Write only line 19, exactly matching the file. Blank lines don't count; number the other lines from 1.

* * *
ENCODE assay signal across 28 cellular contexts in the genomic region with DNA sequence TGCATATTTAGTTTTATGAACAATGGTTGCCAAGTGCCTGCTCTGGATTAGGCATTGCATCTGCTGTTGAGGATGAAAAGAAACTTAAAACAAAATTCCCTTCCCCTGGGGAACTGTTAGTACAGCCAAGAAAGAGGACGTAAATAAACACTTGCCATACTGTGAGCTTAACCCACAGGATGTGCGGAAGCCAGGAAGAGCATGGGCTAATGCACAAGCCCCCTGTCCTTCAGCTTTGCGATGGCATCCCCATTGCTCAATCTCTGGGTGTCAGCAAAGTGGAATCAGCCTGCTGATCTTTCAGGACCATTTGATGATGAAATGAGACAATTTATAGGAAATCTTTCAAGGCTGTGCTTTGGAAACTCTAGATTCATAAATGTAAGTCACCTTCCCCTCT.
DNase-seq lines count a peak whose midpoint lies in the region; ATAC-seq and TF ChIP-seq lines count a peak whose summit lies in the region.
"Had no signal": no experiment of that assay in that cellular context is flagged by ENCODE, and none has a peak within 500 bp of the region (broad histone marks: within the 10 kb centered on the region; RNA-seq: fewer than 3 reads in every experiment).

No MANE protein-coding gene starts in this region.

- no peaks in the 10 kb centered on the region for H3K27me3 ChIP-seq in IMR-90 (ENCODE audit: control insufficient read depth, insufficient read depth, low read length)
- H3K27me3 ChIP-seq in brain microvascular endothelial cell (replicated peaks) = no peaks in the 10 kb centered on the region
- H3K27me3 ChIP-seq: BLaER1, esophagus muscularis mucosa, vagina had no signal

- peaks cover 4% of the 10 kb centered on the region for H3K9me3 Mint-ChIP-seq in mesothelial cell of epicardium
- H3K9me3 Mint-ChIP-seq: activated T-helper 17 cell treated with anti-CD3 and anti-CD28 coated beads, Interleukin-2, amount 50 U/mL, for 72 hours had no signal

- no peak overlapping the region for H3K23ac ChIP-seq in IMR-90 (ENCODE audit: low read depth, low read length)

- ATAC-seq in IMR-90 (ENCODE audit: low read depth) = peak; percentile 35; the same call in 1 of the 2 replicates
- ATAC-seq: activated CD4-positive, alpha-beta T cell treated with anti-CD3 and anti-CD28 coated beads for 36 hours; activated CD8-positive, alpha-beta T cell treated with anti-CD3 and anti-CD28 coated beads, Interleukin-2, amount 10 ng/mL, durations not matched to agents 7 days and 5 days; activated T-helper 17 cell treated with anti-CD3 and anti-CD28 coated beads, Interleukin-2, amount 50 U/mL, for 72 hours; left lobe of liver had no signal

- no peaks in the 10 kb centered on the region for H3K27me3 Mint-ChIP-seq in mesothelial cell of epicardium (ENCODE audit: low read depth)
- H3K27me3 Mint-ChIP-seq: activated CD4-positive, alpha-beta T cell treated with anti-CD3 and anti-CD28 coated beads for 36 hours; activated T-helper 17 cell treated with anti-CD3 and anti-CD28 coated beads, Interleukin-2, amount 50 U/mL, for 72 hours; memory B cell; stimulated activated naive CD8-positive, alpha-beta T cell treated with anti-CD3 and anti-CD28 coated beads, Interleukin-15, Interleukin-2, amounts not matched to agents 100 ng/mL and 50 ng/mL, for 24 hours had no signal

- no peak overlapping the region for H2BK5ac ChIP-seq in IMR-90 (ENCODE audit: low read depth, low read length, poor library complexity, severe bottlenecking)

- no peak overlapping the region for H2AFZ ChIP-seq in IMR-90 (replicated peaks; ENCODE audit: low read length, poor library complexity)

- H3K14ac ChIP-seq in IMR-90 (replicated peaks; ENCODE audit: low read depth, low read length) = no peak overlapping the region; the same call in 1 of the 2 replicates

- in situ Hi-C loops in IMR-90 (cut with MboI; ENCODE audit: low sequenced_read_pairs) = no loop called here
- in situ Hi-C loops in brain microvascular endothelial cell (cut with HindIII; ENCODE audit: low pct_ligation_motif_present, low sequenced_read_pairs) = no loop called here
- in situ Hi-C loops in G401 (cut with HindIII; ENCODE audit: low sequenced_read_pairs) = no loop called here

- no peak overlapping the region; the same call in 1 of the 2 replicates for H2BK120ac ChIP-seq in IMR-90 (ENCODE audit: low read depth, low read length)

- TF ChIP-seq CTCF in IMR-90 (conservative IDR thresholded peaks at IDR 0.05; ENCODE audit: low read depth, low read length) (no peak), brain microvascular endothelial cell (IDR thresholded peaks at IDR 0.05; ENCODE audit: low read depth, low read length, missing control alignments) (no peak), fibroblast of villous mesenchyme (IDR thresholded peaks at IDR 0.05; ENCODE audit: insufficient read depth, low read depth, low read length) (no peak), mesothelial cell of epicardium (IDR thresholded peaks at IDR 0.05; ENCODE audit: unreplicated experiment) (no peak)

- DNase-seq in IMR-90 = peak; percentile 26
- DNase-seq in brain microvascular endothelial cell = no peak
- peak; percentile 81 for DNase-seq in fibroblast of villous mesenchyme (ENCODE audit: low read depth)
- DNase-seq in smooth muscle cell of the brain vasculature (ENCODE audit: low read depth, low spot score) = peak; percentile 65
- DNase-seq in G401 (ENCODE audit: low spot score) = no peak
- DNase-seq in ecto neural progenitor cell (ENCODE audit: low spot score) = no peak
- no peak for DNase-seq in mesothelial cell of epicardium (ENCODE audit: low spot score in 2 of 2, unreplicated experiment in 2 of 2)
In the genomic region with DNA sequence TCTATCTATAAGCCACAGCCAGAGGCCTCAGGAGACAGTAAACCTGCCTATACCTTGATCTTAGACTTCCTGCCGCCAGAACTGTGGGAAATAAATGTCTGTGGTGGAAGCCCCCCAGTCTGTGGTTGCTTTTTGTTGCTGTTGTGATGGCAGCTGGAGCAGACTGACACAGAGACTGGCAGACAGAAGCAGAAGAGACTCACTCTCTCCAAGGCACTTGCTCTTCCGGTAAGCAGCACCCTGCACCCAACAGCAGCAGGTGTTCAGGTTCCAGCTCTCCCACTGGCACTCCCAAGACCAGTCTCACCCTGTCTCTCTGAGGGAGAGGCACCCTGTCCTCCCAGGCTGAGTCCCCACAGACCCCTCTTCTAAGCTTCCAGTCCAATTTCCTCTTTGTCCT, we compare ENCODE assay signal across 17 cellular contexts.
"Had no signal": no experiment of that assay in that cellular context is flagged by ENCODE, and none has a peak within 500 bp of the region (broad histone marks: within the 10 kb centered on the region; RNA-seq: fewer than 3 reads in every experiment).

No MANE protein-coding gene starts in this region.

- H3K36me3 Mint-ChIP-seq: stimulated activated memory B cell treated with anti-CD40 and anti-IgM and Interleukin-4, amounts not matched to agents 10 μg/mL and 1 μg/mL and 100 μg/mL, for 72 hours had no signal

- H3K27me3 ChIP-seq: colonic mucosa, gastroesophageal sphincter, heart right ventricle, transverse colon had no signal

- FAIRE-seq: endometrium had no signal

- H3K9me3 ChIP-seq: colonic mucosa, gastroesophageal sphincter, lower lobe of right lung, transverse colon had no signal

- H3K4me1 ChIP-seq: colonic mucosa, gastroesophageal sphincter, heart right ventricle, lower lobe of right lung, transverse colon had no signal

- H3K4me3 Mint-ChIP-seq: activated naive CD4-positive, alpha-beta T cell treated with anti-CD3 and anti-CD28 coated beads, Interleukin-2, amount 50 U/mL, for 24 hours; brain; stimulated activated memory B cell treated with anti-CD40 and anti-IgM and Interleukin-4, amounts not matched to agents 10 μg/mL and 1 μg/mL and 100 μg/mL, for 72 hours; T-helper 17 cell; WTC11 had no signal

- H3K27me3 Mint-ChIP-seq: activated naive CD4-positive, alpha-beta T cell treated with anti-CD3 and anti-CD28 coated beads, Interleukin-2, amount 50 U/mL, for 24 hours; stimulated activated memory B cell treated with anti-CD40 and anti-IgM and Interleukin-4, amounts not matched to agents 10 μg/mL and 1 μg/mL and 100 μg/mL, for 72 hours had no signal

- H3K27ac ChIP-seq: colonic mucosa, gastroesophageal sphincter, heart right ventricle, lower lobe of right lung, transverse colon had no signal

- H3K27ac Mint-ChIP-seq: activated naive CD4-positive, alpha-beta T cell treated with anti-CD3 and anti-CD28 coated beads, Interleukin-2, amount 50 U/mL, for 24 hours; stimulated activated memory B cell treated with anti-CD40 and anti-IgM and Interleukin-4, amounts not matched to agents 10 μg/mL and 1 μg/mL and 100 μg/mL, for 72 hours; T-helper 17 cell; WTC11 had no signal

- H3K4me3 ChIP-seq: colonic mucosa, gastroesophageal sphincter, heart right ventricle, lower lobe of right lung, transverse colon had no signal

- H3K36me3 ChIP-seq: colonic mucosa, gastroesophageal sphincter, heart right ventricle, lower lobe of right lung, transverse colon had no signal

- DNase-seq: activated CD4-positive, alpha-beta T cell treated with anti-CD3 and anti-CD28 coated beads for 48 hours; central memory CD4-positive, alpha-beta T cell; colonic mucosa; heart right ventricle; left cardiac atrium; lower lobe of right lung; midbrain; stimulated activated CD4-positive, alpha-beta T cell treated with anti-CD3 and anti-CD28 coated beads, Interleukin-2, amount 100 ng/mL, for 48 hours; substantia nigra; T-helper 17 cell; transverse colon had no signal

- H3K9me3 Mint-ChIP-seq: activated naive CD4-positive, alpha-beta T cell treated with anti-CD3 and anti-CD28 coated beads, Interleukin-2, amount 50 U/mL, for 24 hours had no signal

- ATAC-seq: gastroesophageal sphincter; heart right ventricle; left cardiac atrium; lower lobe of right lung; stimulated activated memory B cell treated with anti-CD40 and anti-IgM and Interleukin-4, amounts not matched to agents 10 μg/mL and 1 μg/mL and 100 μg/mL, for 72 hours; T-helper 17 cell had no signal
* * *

- in situ Hi-C loops in brain microvascular endothelial cell (cut with HindIII; ENCODE audit: low pct_ligation_motif_present, low sequenced_read_pairs) = no loop called here